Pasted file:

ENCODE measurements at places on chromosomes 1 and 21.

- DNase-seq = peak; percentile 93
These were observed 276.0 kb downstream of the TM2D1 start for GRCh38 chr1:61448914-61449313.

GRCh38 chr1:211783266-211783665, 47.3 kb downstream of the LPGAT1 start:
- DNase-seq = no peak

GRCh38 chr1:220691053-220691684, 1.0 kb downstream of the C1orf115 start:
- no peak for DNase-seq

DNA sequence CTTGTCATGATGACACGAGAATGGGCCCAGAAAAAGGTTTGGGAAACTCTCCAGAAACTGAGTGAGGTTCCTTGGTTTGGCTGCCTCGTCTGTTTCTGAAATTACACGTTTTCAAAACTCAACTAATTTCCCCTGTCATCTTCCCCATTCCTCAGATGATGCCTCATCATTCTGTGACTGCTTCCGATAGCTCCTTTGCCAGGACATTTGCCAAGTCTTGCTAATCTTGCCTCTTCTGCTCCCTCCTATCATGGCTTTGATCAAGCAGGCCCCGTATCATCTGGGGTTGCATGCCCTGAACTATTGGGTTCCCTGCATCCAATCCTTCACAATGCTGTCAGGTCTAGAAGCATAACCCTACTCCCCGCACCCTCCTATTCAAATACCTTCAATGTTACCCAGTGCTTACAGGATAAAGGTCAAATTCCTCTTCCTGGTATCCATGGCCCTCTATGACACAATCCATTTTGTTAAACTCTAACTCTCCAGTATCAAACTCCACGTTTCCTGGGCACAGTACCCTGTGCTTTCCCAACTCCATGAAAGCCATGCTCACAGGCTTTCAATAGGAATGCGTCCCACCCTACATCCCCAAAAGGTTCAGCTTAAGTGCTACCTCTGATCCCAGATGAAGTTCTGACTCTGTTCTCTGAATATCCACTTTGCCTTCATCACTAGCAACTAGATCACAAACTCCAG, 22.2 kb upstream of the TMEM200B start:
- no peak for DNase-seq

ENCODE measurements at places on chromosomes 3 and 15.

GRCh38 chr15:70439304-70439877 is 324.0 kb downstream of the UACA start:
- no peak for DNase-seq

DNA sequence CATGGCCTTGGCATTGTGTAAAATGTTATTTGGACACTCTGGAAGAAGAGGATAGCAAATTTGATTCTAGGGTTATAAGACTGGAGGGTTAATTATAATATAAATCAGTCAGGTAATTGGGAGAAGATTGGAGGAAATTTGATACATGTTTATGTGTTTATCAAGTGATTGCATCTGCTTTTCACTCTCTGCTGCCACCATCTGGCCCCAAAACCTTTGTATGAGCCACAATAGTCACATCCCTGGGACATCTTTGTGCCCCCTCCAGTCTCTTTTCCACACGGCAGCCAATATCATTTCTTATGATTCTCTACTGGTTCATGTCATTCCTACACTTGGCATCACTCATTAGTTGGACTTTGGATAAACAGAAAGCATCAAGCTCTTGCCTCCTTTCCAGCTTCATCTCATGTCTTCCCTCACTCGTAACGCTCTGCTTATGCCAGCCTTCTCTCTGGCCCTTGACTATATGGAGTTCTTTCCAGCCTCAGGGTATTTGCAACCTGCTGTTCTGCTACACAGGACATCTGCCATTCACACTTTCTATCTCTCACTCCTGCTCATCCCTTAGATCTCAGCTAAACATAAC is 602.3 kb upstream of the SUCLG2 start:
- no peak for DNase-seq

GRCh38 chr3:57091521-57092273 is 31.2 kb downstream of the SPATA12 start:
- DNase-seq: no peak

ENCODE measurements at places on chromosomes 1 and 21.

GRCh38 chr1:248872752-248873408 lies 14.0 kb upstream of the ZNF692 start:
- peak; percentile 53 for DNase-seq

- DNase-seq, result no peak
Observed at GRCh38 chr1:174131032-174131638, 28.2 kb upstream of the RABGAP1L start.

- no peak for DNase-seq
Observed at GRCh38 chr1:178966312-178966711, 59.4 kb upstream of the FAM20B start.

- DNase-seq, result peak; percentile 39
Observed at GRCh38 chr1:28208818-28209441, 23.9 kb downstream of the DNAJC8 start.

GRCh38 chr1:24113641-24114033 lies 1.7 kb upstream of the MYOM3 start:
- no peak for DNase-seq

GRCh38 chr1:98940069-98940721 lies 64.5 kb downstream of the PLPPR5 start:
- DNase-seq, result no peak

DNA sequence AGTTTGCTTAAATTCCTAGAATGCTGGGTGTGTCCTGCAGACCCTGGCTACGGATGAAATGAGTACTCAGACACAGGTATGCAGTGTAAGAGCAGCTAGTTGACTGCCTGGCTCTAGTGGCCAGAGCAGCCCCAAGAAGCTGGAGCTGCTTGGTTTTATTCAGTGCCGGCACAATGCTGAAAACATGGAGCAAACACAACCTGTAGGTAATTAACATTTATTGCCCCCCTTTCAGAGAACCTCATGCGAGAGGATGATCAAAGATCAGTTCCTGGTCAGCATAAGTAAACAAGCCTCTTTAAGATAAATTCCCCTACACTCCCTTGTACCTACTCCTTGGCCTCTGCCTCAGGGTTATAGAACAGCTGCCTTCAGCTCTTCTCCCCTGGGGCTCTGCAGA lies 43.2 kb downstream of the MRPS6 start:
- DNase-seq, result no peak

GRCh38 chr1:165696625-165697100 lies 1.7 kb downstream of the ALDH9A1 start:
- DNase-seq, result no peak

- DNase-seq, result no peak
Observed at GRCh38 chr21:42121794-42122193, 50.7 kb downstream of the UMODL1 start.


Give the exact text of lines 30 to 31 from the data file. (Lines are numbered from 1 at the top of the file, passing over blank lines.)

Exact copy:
DNA sequence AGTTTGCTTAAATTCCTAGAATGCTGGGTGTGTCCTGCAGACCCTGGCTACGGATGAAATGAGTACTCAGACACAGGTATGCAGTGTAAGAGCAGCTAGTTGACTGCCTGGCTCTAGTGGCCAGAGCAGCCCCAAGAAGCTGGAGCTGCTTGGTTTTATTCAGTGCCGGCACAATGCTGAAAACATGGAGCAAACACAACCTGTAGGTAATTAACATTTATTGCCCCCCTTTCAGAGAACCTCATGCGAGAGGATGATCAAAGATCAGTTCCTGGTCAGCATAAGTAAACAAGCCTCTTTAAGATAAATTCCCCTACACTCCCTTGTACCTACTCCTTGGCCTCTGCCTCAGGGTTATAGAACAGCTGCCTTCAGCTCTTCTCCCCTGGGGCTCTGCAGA lies 43.2 kb downstream of the MRPS6 start:
- DNase-seq, result no peak